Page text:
for v2.x

The token should be hidden behind a private object, like the "username" and "password" shown in the example above. In general, if you wish for a part of the configuration to be hidden when configuration is queried, you should hide it behind a private object.


Volume-specific storage configuration

Storages relying on a influxdb backed volume may have additional configuration through the volume section:

  • "db" (optional, string) : the InfluxDB database name the storage will map into. If not specified, a random name will be generated, and the corresponding database will be created (even if "create_db" is not set).

  • "create_db" (optional, boolean) : create the InfluxDB database if not already existing. By default the database is not created, unless "db" property is not specified. (the value doesn't matter, only the property existence is checked)

  • "on_closure" (optional, string) : the strategy to use when the Storage is removed. There are 3 options:

    • unset or "do_nothing": the database remains untouched (this is the default behaviour)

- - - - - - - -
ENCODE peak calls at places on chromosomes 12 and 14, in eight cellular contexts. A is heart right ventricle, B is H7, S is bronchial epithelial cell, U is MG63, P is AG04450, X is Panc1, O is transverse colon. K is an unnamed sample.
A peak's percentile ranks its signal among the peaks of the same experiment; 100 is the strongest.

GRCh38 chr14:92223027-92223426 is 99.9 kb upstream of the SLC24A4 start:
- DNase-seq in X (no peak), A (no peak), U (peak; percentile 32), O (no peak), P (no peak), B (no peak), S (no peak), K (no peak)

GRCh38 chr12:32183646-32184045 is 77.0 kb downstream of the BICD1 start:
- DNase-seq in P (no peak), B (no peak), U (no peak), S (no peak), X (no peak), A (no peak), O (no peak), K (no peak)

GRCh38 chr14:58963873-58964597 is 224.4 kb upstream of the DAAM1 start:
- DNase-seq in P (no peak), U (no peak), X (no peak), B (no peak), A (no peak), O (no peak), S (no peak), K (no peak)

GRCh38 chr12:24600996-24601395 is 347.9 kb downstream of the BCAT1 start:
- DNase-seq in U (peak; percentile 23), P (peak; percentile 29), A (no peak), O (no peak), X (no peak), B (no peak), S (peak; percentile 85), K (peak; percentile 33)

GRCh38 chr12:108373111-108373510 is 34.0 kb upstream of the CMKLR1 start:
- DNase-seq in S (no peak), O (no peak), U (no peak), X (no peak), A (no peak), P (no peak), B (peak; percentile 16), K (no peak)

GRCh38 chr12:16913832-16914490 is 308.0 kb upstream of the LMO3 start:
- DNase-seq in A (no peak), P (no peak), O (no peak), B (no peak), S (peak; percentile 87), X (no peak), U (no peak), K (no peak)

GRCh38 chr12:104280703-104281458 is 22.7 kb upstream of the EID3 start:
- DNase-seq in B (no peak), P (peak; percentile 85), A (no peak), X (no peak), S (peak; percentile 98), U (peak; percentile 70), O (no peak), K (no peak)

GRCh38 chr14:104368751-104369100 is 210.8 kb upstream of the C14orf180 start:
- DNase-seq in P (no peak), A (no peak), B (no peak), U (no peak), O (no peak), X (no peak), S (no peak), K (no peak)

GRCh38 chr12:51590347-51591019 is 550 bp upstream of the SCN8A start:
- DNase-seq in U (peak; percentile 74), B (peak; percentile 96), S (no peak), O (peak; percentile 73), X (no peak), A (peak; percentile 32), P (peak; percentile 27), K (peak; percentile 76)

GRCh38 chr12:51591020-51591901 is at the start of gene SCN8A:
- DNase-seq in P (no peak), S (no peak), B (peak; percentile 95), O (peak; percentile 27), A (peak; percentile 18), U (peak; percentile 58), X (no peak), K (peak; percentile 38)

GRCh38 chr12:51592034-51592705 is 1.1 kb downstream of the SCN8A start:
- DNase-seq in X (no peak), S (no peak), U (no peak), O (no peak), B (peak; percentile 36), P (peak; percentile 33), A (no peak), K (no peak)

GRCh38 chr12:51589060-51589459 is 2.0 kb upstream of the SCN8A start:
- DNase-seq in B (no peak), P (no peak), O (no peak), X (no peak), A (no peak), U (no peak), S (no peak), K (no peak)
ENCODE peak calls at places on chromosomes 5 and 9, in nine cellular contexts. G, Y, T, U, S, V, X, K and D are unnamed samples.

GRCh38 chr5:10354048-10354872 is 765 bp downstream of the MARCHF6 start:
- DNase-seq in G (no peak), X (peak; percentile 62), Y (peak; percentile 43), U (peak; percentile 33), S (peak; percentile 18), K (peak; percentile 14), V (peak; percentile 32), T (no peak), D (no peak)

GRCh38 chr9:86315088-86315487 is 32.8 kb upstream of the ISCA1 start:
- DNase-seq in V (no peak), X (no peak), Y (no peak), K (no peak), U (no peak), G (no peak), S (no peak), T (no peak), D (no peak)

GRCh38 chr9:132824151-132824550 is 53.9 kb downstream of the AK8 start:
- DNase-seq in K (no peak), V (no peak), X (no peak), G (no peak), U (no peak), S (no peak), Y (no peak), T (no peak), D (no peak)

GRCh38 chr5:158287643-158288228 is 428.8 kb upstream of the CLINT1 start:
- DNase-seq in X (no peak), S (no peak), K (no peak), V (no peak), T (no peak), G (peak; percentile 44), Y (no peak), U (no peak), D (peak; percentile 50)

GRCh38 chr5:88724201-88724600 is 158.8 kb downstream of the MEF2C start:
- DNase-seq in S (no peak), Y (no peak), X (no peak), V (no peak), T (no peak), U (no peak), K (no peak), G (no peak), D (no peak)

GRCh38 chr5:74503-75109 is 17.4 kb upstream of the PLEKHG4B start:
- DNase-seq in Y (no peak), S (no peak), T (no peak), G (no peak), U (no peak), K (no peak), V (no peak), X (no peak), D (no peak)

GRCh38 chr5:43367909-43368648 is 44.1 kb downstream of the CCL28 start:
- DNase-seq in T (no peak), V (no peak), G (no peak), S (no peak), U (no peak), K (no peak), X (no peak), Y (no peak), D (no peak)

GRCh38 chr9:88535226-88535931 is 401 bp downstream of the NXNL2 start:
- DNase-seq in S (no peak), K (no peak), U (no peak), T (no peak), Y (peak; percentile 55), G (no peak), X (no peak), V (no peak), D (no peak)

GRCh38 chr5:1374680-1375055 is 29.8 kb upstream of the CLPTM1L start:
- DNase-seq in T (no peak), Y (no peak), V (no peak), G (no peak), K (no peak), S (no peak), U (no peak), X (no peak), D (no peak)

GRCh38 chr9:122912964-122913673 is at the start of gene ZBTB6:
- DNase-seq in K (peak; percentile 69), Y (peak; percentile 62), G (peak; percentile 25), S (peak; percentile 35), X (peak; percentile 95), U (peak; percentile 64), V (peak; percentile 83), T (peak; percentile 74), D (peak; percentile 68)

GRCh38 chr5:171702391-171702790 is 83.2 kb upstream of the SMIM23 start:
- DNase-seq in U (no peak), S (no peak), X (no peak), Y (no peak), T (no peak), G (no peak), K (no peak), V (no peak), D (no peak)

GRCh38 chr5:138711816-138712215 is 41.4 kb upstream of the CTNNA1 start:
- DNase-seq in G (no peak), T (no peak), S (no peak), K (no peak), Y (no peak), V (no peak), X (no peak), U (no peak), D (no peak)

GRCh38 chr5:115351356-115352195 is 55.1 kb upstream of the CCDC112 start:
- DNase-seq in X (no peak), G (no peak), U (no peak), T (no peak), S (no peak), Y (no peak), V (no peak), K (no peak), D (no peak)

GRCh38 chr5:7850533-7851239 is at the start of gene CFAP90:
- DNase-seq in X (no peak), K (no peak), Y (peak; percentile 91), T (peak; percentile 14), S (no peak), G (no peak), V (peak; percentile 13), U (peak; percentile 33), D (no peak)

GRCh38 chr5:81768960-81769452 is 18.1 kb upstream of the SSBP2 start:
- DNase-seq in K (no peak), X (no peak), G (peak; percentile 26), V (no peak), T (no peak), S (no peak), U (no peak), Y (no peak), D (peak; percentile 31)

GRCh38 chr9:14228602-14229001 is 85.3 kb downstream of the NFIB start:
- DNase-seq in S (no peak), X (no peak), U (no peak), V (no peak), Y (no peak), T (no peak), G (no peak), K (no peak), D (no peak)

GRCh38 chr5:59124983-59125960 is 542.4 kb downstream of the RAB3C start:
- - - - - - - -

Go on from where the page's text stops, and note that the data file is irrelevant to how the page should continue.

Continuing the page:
• "drop_db": the database is dropped (i.e. removed)
    • "drop_series": all the series (measurements) are dropped and the database remains empty.
  • "token" (optional, string) : an InfluxDB access token, usually non-admin. It will be used to read/write points in the database on GET/PUT/DELETE zenoh operations.


Behaviour of the backend

Mapping to InfluxDB concepts

Each storage will map to an InfluxDB database.
Each key to store will map to an InfluxDB measurement named with the key stripped from the "strip_prefix" property (see below).
Each key/value put into the storage will map to an InfluxDB point reusing the timestamp set by zenoh (but with a precision of nanoseconds). The fileds and tags of the point is are the following: